Celery Remoulade (Céleri Rémoulade)

About six servings

Celery root is pretty easy to prepare, but does discolor a bit once sliced open and grated. So make the dressing before slicing and grating the celery root, for best results. I like mine really mustardy, so I use a fairly large amount. If you’re unsure, start with less; you can add more, to taste, when the salad is finished.

To peel celery root, lop off the root and opposite end with a chef’s knife. Then stand the round root on a flat end then take the knife and cut downward, working around the outside, to slice off the tough skin. In the states, celery root are often smaller, and have more complicated roots, and you’ll need to cut a bit deeper to remove them.

  • 1 cup (240 g) mayonnaise, homemade or store-bought
  • 2 1/2 tablespoons Dijon mustard
  • 1 teaspoon of sea salt, plus more, to taste
  • 2 tablespoons freshly squeezed lemon juice
  • freshly ground black pepper
  • 2 1/4 pounds (1 kg) celery root

1. Mix together the mayonnaise, mustard, 1 teaspoon of salt, lemon juice, and a few grinds of black pepper.

2. Peel the celery root and grate it coarsely.

3. Mix the dressing with the celery root and taste, adding additional salt, pepper, mustard, and lemon juice, to taste.

Note: If the salad is too thick, you can add a few spoonfuls of whole or low-fat milk to thin it out.

Storage: The salad will keep for one to two days in the refrigerator.

*A reader in the comments pointed out that a vendor on Amazon sells the Moulinex Mouli-Julienne, which seem to be out of stock. A few others commented that they liked the Presto Salad Shooter for grating raw vegetables, such as celery root, in thicker pieces. But I haven’t used one, so can’t personally advise.

Related Links and Recipes

How to Make French Vinaigrette

Celery Root Soup

Salade des Carottes Râpée

Potato Leek Soup

Aïoli

Julienne (Wikipedia)

Eggless Mayonnaise

Cabbagetown Hummus

Creamy Feta-Red Wine Salad Dressing

Celeri Rémoulande (Orangette)

Celery Root Salad (Simply Recipes)

Kohlrabi Remoulade (Nourish Me)


120 comments

  • David, I have tried making this salad twice and the second time I blanched the celeriac before dressing it. It was slightly less crunchy, but seemed more like the remoulades I have had in France before. Is blanching something that is commonly done?

  • As an American who grew up in Paris, I have always loved celery remoulade, but all my efforts to make it at home have been failures. I thought it was the texture: I tried marinating it in a bit of lemon and salt to soften, I tried parboiling, even simmering for a while. Nothing worked to make it come out that lovely crunchy-but-yet-soft way that it is in restaurants. Maybe I’m just grating it wrong. I’ll try a finer julienne.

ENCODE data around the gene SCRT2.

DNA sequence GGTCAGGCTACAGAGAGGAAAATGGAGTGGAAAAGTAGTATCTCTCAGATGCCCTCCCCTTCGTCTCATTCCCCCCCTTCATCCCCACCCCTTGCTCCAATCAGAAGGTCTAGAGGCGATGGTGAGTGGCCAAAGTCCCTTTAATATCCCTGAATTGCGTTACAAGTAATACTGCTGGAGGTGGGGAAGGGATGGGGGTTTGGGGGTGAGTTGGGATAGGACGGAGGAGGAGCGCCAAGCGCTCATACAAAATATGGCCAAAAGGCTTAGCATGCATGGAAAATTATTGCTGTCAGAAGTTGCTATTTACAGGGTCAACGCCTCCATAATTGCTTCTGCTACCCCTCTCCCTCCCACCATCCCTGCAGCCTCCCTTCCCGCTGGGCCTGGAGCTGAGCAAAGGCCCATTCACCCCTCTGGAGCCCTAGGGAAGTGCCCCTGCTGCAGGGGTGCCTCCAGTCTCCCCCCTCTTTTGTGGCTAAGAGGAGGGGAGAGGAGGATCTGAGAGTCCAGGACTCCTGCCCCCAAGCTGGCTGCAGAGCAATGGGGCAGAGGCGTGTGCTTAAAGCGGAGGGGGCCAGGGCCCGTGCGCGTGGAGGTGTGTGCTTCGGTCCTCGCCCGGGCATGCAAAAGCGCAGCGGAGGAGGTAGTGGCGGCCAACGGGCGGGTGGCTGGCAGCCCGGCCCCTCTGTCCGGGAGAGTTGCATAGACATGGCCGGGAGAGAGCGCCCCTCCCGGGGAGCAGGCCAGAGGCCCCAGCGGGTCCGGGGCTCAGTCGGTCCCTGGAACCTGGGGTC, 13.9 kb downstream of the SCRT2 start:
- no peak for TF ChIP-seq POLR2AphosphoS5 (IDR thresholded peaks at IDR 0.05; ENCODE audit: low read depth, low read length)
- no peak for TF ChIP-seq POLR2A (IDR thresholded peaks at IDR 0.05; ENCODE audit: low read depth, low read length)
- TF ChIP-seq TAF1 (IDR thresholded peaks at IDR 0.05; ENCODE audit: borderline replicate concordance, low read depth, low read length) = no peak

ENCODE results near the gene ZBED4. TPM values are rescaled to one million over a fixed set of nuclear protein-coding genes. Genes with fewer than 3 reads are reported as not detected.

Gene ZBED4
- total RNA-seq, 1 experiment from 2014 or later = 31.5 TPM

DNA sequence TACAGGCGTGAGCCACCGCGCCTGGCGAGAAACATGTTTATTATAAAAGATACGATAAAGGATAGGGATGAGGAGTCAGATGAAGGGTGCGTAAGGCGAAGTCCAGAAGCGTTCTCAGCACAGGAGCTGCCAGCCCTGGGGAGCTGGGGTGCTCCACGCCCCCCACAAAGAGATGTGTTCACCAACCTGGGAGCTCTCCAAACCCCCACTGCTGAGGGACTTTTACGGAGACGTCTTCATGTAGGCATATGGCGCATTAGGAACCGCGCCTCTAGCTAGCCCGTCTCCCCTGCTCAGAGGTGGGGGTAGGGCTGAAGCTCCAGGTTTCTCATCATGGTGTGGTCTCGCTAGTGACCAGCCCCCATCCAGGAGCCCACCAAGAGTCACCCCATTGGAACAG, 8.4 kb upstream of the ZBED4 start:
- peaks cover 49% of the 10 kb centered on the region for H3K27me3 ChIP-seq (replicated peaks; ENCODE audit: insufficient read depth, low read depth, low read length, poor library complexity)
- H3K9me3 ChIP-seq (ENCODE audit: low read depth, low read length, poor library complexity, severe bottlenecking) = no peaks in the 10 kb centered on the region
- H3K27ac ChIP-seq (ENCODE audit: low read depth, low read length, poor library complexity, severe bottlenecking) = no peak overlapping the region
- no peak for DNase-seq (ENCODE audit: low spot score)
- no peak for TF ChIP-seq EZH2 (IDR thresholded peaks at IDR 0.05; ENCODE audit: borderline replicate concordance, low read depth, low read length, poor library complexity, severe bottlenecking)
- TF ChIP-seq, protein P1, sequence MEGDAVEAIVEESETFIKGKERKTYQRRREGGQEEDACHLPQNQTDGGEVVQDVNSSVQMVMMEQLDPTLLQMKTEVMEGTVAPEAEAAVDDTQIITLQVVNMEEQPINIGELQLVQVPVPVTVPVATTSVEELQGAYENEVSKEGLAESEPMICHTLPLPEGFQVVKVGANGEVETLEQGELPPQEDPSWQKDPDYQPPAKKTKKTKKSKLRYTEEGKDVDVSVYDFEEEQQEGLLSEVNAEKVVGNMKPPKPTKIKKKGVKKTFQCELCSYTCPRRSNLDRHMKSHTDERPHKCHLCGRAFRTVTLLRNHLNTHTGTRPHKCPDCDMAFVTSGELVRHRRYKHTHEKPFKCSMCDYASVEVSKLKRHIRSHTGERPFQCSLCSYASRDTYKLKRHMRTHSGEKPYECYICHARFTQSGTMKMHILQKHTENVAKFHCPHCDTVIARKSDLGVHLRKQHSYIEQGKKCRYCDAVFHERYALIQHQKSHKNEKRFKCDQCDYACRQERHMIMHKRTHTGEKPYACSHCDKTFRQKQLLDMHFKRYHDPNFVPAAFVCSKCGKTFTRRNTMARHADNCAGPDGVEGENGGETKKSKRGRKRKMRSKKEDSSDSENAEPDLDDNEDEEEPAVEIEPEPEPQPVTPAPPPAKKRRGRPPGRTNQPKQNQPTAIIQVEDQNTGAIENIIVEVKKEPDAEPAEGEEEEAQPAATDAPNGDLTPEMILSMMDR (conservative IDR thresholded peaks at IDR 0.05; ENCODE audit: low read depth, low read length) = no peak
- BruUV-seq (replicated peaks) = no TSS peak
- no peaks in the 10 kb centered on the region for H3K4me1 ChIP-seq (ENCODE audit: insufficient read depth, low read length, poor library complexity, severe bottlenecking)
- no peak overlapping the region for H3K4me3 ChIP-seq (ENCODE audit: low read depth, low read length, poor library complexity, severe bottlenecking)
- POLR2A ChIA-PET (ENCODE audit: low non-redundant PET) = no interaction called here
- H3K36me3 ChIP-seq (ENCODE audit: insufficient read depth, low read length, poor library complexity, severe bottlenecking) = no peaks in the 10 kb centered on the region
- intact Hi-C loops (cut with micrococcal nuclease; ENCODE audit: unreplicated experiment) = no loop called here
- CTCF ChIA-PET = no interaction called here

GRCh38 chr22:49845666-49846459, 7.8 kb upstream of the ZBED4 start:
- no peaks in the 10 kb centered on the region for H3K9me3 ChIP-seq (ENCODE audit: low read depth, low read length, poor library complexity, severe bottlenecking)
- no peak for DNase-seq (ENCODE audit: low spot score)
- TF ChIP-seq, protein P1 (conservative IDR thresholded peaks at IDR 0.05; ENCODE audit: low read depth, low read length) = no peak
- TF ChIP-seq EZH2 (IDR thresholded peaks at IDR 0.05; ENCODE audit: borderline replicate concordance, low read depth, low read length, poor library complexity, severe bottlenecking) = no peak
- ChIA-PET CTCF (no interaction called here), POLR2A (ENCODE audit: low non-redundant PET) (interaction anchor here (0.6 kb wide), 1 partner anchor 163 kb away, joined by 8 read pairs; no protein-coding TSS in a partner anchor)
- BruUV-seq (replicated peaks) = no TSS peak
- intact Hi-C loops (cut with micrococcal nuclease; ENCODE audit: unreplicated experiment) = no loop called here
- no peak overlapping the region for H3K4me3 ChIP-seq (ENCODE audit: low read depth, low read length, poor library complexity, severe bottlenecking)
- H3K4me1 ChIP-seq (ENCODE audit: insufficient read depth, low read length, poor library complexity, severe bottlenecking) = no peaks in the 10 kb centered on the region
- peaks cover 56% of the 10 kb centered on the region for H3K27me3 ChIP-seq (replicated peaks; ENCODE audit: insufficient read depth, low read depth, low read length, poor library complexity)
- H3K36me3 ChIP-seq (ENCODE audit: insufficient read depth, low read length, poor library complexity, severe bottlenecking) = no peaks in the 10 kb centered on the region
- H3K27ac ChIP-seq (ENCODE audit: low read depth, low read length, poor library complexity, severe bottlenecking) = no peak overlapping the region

• Perdue’s use of “stalk” for “rib” is confusing at best. Can you imagine the results if an inexperienced cook followed a recipe calling for a chopped stalk of celery when the dish calls for a chopped rib? [Horrifying to a celery-loather like me.]

  • You speak the truth about what it’s like to eat celery. I’d no more munch out on the stuff than I’d eat a scoopful of flour. It’s what happens in the alchemy and heat of the kitchen that makes celery so valuable as a flavoring. Thanks for putting into words with such precision exactly what eating celery is like—and why you and I don’t do it!

    Cheers! Carol

  • Celery Root Remoulade looks great. We love celery root here in Turkey. It’s usually cooked with olive oil and served cold. Also we have a celery salad close to yours. All you need is a big, finely grated celery root (like the one you used), 1 or 2 minced garlic cloves, 2 or 3 tablespoons of mayonnaise, 2 or 3 tablespoons of plain or strained yogurt, some coarsely chopped walnuts, some black pepper and some finely chopped celery leaves. If you wish you can add some salt to taste. Mix all the ingredients well and enjoy your celery root salad. Especially with a fresh loaf of bread…
    Best Wishes
    Pinar

  • I purchased a mouli legumes (rotary grater) from amazon and it isn’t quite as promised
    although the box says ‘3 stainless steel cutters’ the pictures (both on the website and on the box) show 5 grates
    it does not ship with the largest size grater which is the one i purchased it for
    it cost $25 and they are only offering me a $5 if i send it back
    not so happy …
    miranda

    Hi Miranda: You likely bought it from a third-party vendor. If you have a problem, if the product isn’t as shown, you should contact Amazon as they are best suited to resolving customer issues and in my personal experience, they are pretty diligent about doing so. -dl

  • I like celery just fine, but I made my first celery root remoulade a few weeks ago and realized that there is a reason some dishes become classics.I had never eaten it before at all, now it will be a mainstay. I don’t think it suffers from use of good quality store mayo (I’m a big Hellmann’s fan myself).

  • Hi:)
    Just found your blog, by reading the magazine Maison ….

    Wrote about you on my blog…hope that´s oki?

    From Norway have a nice day – SP